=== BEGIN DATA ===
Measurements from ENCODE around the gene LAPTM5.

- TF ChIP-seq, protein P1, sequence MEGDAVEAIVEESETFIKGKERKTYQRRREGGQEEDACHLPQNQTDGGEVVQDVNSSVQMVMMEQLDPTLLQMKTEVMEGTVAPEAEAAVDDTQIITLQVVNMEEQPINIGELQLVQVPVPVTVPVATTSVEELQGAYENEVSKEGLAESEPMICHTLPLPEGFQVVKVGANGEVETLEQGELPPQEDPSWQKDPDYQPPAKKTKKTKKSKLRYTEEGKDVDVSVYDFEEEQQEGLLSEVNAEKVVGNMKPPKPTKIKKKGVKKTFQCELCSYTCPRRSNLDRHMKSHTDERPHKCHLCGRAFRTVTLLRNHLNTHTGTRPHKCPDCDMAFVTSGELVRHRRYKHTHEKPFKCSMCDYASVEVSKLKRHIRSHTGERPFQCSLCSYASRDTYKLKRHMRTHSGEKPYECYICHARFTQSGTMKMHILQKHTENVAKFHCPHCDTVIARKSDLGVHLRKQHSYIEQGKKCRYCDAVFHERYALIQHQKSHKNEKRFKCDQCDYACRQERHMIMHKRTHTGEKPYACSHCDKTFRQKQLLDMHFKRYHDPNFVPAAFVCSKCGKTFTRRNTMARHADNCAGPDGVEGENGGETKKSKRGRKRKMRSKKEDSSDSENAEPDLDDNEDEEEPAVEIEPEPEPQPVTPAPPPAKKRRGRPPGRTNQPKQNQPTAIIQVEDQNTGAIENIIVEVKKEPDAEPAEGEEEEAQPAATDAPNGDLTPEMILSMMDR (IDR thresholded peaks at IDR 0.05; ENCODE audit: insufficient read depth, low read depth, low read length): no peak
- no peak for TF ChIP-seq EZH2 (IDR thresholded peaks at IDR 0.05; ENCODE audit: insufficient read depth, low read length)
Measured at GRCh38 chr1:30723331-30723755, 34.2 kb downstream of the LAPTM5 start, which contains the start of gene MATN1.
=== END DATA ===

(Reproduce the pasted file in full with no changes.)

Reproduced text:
Measurements from ENCODE around the gene LAPTM5.

- TF ChIP-seq, protein P1, sequence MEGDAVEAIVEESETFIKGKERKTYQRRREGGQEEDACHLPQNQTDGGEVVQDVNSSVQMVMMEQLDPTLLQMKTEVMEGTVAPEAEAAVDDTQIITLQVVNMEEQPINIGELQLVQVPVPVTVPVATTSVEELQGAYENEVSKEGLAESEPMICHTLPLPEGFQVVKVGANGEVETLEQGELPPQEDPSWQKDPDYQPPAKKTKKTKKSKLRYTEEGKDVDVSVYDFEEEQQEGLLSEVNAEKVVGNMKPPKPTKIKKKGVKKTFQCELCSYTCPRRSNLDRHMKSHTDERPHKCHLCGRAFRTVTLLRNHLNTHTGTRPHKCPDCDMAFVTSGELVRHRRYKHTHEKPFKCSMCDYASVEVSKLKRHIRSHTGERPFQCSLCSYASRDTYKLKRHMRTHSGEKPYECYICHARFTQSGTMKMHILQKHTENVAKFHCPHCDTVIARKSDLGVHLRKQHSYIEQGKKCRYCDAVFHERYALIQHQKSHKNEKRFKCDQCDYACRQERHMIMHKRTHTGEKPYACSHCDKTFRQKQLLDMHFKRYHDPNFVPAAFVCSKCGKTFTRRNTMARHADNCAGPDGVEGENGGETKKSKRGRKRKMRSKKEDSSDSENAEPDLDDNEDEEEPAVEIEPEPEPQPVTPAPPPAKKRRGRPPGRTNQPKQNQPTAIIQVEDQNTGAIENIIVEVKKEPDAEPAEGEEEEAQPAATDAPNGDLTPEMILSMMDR (IDR thresholded peaks at IDR 0.05; ENCODE audit: insufficient read depth, low read depth, low read length): no peak
- no peak for TF ChIP-seq EZH2 (IDR thresholded peaks at IDR 0.05; ENCODE audit: insufficient read depth, low read length)
Measured at GRCh38 chr1:30723331-30723755, 34.2 kb downstream of the LAPTM5 start, which contains the start of gene MATN1.